Friday, 22 January 2010

Crunch Time in the Games Industry

As written for the regular Jury Service feature for Develop Online...

Overtime is a deeply damaging habit which is easy to fall into on both sides of the Developer/Management divide.

If you care about a game (and most of us get into the industry to make things we care about) then it's so easy to do the odd late night to make sure you get what you want done properly and on time.

If you care about timescale and budget, then it's ok to ask a few late nights of your troops on occasion. A few well-worded requests for extra effort usually produce the desired effect.

The problem is that it gets out of control very quickly, and there are a multitude of ways it can cause damage.

The most obvious is that it makes people tired and less productive over the long term, and shortens tempers. Small discussions can turn into heated debates at the tail end of a project, while simple solutions are missed while people get bogged down talking about the wrong thing or are distracted more easily.

The main worry I have is that the industry still doesn't seem to grasp the true scale of the long term effects. What essentially boils down to poor management by everyone on the team has a huge negative effect. Employees get disgruntled, families get affected, faith and trust in the company's ability to successfully manage a project (especially if mistakes are repeated), and tolerance for failure of any sort just hit a downward spiral. All of this stuff is accentuated by overtime, and can fester beyond recovery.

It's worth saying that this 'poor management' includes the coders, designers and artists who get used to doing overtime, but then forget to factor it into subsequent tasks.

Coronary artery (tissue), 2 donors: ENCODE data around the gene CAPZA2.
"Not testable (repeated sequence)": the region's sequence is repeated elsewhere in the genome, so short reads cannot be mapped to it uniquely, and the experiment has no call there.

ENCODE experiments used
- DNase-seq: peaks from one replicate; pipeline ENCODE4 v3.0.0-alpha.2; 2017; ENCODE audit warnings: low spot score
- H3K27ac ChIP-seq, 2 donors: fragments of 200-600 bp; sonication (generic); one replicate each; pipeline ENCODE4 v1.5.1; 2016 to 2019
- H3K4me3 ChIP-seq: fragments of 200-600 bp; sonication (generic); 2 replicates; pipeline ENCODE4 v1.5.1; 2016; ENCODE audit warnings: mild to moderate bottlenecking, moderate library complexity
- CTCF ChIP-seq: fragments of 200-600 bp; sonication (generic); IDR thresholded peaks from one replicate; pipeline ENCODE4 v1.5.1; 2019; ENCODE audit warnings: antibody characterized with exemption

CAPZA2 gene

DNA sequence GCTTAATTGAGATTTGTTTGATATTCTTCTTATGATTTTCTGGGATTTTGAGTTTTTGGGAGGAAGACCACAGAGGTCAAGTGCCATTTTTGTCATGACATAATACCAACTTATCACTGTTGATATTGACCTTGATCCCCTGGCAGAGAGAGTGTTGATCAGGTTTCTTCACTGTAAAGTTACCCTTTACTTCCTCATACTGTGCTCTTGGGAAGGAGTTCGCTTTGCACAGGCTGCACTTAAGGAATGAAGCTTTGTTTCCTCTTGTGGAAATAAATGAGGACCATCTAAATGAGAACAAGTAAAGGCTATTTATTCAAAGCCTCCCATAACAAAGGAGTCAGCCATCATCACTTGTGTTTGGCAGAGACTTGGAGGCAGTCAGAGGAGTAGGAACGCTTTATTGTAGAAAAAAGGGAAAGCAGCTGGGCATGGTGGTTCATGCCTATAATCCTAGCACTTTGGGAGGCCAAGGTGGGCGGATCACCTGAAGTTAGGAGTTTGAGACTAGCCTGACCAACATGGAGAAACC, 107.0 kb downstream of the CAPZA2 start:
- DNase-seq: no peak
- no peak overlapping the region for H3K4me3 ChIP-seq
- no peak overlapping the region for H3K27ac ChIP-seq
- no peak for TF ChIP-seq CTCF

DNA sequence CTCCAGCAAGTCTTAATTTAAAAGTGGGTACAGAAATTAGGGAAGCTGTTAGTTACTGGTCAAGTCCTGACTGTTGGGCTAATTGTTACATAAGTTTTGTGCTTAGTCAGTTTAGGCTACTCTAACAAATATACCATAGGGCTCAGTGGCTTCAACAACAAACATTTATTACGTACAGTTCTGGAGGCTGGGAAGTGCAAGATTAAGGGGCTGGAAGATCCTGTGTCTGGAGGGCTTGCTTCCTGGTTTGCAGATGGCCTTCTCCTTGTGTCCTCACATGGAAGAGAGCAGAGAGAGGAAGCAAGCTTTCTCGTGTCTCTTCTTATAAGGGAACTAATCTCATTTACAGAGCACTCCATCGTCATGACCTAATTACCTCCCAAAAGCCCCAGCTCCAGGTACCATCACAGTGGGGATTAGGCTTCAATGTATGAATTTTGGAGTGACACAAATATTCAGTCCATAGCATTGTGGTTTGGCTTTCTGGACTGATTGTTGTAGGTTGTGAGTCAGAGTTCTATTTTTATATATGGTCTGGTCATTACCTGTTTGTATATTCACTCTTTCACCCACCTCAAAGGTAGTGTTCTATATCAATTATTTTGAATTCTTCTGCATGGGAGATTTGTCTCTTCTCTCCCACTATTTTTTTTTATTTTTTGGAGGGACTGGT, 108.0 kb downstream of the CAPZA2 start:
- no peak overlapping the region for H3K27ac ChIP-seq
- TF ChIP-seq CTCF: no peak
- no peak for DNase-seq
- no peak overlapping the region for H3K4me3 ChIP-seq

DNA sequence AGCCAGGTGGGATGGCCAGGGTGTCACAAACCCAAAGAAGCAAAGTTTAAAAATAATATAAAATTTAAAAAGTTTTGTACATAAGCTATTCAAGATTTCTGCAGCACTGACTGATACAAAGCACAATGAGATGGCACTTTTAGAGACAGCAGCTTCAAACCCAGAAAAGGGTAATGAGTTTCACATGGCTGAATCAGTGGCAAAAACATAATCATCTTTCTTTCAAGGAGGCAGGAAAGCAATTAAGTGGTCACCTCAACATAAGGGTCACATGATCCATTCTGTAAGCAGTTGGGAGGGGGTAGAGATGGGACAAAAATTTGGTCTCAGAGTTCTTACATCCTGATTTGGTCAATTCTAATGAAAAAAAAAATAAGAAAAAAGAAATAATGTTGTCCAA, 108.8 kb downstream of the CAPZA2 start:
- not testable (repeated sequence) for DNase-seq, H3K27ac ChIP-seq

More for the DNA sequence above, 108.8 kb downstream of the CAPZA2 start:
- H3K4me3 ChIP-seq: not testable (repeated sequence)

For example, it's all too easy to forget the 3 late evenings you did one milestone when estimating a similar task on your next project. This can be solved by eliminating overtime in the first place so all estimates are used as reference when they're inaccurate, or explicitly tracking those inaccuracies and referencing them when it comes to planning the next project.

Not all the blame can be laid at our collective feet though. Vey few other creative industries have to deal with a regular, 6 year cycle of new technology.

This frequent sea-change means that sure, we can build up some experience with various tasks and become more accurate in our work over time, but before you know it half of that stored knowledge is rendered inaccurate, and you're forced to re-learn a large chunk of your skills again.

How can anyone accurately predict how long a level will take to make with brand new tools that don't even exist yet?

Of course some companies offer time in lieu, some pay for overtime, and some claim not to have it at all.

Honestly though, the only time people should be doing overtime is when they want to accomplish something outside the remit of the product - something that, if it fails, will not negatively affect the product or the schedule. Look to other industries - call centres where overtime is made available to those who want it, not because there is a deficit somewhere.

Nobody likes things being late, and we're a passionate and creative industry, but that doesn't mean we should put up with being exploited.

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